September saw 103,000 jobs added to the US economy, more than most economists had expected. However, according to information from the Department of Labor, the unemployment rate was still 9.1%. Numbers were increased by striking workers returning to work, but also saw more job creation, revising data from both August and July.
American Jobs Act
The US President, Barack Obama set out a $405 billion, or £282 billion plan last month in order to create jobs. According to the government, the 9.1% unemployment rate is “unacceptably high”. In the White House blog, a statement read, “Clearly, we need faster economic growth to put Americans back to work. Today’s report underscores the president’s call for Congress to pass the American Jobs Act to put more money in the pockets of working and middle class families.”
Each job gain was seen in the private sector and employees that had been on strike form Verizon telecoms throughout August returned to work, representing 45,000 of the jobs. The number of jobs was 58,000, still higher than anticipated. In addition, the number of weekly hours increased.
However, despite this news, Tom Porcelli, chief US economist for RBC Capital Markets did not believe the economy was growing faster as a result, merely that the government was moving “away from the ledge”. Trading increased on Wall Street, with the Dow Jones increasing by 0.8% to 11,209—an 86 point gain when the news was revealed Friday.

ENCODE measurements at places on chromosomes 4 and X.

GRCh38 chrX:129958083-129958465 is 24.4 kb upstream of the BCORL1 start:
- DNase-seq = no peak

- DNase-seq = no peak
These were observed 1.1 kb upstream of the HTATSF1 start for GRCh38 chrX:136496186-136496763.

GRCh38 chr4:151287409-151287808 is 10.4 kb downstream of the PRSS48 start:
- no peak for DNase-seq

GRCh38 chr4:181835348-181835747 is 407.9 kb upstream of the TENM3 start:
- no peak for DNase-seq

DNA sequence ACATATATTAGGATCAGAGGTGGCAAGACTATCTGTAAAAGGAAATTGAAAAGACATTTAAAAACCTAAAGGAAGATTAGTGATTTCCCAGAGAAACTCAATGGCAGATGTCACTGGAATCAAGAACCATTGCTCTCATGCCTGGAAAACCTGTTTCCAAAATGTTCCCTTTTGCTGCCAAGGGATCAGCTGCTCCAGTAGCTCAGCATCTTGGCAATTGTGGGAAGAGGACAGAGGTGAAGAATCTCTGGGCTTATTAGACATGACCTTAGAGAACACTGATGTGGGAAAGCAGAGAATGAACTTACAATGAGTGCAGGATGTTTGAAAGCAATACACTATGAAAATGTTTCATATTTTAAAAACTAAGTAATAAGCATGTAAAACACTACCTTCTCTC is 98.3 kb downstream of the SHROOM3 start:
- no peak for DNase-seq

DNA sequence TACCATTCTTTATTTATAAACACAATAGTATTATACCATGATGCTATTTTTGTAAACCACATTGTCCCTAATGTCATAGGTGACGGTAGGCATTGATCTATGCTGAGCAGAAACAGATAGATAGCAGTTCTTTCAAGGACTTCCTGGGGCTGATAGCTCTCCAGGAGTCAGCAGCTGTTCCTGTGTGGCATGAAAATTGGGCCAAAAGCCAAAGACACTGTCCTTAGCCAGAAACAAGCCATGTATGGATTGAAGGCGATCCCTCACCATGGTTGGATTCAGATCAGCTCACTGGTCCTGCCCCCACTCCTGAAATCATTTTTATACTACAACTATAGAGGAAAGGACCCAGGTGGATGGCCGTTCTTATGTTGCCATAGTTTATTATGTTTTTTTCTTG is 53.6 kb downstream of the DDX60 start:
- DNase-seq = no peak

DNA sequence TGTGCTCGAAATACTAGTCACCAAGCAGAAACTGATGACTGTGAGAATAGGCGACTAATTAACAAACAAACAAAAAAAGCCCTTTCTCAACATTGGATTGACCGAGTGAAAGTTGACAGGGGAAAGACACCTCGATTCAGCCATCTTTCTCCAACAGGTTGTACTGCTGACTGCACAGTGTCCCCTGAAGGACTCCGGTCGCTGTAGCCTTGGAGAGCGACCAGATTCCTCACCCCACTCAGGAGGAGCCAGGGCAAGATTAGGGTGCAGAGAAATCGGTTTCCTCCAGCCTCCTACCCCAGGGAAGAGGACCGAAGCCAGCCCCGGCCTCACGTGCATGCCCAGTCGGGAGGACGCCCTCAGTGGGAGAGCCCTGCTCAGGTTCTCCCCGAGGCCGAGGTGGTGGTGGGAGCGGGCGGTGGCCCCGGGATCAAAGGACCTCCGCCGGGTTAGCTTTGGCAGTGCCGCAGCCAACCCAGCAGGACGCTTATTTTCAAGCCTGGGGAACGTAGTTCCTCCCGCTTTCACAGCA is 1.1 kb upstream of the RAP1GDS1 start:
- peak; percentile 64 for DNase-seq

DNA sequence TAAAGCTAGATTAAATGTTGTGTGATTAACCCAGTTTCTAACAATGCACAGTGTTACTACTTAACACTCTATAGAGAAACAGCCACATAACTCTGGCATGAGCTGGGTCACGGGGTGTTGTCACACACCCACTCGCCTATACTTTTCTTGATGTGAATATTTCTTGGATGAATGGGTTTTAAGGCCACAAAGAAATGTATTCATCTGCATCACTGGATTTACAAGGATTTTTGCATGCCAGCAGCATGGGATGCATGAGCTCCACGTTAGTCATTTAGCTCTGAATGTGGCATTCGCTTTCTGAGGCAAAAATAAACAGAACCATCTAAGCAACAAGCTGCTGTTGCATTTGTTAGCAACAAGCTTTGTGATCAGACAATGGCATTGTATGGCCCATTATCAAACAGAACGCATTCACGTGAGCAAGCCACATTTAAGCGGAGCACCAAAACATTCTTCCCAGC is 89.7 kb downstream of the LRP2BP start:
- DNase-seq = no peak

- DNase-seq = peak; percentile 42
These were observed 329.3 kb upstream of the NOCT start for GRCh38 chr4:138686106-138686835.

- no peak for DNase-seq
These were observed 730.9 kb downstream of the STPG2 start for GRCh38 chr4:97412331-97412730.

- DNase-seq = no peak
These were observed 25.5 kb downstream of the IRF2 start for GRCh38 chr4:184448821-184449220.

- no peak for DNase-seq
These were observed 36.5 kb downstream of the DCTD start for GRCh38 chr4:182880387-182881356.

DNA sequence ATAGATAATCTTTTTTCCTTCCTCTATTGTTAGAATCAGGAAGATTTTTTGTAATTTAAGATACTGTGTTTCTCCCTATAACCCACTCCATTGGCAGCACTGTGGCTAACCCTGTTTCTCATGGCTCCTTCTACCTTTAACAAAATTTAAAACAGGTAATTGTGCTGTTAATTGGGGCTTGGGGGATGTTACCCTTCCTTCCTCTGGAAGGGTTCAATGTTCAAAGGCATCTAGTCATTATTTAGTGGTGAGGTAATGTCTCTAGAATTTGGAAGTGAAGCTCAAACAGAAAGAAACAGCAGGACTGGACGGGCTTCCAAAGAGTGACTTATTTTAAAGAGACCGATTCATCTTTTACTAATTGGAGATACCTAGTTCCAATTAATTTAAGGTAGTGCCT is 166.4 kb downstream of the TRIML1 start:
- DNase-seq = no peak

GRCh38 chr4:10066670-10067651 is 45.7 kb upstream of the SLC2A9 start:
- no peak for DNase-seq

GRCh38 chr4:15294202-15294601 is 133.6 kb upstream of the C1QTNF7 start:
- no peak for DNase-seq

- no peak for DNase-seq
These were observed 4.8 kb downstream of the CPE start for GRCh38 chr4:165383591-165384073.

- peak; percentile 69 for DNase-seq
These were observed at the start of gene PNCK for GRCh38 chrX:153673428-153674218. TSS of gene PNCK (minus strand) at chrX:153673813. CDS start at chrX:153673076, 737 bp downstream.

Job Losses As Well
September also saw a loss of 34,000 jobs for the US government, with local government eliminating the jobs of teachers and school employees, as a part of the loss. In construction, retail, temporary help services and health care, jobs were created. However, the manufacturing industry saw a decline in the number of jobs for the second month in a row.
Data revealed in August had shown now new job creation amidst fears that the US could be falling back into another recession, but the data has now been revised. August saw a gain of 57,000 jobs in its revised data and July saw 127,000 extra jobs, up from 85,000.
The new “American Jobs Act” proposed large construction projects, schools and services funded by the government with tax cuts for employees and small businesses in order to increase attractiveness. The proposal is facing difficulty getting through Congress because Republicans have rejected plans for an increase on tax for the wealthy, which would have paid for the “American Jobs Act”.